Despite gradual improvements to levels of financial security in Scotland over the last decade, 220,000 households across Scotland were struggling to get by at the point the pandemic struck. From this starting point, the Covid-19 crisis has exacerbated financial insecurity for families across Scotland and drawn many more people into a state of insecurity.

No one should have to live on the edge of financial disaster, or to feel as if they do. Financial insecurity harms people and their families, as well as our workplaces and wider economy. We find new evidence that financial insecurity is detrimental to the mental health of people under strain across Scotland: over 50 per cent of people struggling to get by financially prior to Covid-19 reported symptoms of anxiety and depression. High levels of financial insecurity can harm our collective health and prosperity by hampering our ability to participate fully in our communities, and to fulfil our potential at work.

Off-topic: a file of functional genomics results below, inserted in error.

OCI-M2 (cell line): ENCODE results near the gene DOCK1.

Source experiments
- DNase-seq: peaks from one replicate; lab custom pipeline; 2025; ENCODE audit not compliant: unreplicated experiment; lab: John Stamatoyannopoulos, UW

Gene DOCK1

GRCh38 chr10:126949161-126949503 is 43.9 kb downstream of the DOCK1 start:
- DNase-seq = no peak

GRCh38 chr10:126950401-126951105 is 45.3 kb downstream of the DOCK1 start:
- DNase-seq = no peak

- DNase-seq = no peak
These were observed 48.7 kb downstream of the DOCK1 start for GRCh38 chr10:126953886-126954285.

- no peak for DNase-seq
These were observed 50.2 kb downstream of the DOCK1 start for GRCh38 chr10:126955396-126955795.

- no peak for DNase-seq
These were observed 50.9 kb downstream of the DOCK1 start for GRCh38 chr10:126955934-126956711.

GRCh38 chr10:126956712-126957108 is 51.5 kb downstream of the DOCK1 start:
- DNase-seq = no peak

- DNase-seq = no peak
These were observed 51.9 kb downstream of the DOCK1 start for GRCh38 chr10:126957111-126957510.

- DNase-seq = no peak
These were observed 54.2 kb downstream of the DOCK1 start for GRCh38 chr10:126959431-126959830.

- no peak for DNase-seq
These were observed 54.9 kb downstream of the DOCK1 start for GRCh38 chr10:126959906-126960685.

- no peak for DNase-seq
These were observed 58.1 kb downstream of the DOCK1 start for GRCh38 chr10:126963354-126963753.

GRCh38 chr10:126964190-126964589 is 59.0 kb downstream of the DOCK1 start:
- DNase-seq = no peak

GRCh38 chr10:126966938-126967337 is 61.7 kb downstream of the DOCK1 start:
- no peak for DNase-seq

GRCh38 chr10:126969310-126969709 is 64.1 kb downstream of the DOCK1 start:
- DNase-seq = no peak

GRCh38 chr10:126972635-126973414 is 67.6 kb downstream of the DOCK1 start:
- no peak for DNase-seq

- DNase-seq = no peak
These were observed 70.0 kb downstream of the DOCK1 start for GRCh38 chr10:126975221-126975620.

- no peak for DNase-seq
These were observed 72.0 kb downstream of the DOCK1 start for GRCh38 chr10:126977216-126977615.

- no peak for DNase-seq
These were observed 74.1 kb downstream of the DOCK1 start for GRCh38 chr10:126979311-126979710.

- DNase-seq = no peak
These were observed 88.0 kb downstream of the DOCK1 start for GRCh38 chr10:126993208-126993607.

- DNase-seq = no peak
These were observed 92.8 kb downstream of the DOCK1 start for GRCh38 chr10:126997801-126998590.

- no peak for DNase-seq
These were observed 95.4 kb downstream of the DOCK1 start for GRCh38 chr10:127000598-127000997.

While we are all weathering the storm of Covid-19, we are not all in the same boat. Our analysis finds that those at greatest risk include:

  • low-income families
  • parents and carers
  • young people
  • disabled people
  • black and minority ethnic workers
  • renters
  • the self-employed.

This report argues for both long- and shorter-term action from both the UK and Scottish governments, and makes a number of recommendations that we believe can be delivered in the rest of this parliamentary term, between now and May next year.